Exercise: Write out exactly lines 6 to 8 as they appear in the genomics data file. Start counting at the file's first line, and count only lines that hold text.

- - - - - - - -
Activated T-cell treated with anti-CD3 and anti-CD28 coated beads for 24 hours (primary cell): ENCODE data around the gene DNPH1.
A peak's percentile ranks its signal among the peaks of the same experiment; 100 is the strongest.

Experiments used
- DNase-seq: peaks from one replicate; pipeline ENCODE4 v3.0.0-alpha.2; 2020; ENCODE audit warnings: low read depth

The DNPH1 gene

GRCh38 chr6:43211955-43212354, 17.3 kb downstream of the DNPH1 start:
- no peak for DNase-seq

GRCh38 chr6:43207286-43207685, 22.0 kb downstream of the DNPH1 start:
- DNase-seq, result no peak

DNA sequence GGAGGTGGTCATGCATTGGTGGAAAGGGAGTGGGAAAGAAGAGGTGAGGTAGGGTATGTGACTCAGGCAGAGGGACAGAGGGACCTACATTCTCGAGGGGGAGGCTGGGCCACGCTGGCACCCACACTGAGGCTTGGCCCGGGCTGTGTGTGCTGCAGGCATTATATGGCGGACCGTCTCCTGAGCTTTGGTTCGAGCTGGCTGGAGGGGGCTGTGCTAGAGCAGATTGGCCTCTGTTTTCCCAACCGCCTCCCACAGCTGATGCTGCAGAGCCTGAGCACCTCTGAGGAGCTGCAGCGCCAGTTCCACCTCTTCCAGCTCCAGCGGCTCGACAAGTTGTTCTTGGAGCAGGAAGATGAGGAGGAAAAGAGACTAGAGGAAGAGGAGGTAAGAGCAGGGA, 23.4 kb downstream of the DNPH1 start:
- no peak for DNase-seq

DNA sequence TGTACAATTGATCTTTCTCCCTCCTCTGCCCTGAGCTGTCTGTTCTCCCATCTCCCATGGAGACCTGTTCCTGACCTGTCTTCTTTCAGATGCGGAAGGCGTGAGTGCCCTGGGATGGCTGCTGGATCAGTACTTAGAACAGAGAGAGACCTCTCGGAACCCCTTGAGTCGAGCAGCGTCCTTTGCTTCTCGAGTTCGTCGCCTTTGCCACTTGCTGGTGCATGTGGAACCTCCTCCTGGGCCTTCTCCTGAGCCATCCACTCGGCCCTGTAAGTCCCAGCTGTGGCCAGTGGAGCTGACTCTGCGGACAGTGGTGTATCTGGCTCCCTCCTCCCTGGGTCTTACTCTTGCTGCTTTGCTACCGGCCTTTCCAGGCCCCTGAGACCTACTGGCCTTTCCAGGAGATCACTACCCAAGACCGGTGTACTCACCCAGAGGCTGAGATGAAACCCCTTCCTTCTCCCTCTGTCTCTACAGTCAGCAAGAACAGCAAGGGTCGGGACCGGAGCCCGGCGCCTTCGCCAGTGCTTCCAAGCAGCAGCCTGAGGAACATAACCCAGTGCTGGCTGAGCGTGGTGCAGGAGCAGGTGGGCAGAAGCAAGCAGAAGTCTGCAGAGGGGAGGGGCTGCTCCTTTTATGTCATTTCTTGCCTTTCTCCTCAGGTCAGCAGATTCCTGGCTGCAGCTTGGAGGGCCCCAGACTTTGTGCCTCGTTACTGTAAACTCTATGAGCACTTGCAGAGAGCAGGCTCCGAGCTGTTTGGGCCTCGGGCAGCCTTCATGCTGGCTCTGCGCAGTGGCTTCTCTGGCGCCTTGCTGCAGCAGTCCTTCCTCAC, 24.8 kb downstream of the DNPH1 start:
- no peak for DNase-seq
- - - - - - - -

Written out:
GRCh38 chr6:43211955-43212354, 17.3 kb downstream of the DNPH1 start:
- no peak for DNase-seq

GRCh38 chr6:43207286-43207685, 22.0 kb downstream of the DNPH1 start: